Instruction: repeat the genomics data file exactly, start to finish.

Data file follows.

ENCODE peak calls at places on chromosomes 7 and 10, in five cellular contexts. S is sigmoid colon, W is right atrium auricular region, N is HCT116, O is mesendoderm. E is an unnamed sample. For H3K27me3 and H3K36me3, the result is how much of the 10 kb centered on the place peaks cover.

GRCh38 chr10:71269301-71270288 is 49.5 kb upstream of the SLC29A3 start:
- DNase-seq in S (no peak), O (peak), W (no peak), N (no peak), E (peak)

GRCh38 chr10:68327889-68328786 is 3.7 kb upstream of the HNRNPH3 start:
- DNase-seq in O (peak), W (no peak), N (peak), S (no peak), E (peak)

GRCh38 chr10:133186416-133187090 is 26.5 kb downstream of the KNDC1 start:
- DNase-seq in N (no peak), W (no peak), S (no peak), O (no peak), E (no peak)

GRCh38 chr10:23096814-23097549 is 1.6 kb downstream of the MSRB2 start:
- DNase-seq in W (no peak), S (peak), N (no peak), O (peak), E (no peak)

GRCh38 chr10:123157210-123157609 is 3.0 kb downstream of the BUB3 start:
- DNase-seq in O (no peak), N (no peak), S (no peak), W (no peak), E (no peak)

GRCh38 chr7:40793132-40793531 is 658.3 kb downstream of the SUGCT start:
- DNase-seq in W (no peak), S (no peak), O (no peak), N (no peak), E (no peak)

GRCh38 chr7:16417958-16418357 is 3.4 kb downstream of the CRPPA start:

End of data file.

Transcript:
ENCODE peak calls at places on chromosomes 7 and 10, in five cellular contexts. S is sigmoid colon, W is right atrium auricular region, N is HCT116, O is mesendoderm. E is an unnamed sample. For H3K27me3 and H3K36me3, the result is how much of the 10 kb centered on the place peaks cover.

GRCh38 chr10:71269301-71270288 is 49.5 kb upstream of the SLC29A3 start:
- DNase-seq in S (no peak), O (peak), W (no peak), N (no peak), E (peak)

GRCh38 chr10:68327889-68328786 is 3.7 kb upstream of the HNRNPH3 start:
- DNase-seq in O (peak), W (no peak), N (peak), S (no peak), E (peak)

GRCh38 chr10:133186416-133187090 is 26.5 kb downstream of the KNDC1 start:
- DNase-seq in N (no peak), W (no peak), S (no peak), O (no peak), E (no peak)

GRCh38 chr10:23096814-23097549 is 1.6 kb downstream of the MSRB2 start:
- DNase-seq in W (no peak), S (peak), N (no peak), O (peak), E (no peak)

GRCh38 chr10:123157210-123157609 is 3.0 kb downstream of the BUB3 start:
- DNase-seq in O (no peak), N (no peak), S (no peak), W (no peak), E (no peak)

GRCh38 chr7:40793132-40793531 is 658.3 kb downstream of the SUGCT start:
- DNase-seq in W (no peak), S (no peak), O (no peak), N (no peak), E (no peak)

GRCh38 chr7:16417958-16418357 is 3.4 kb downstream of the CRPPA start: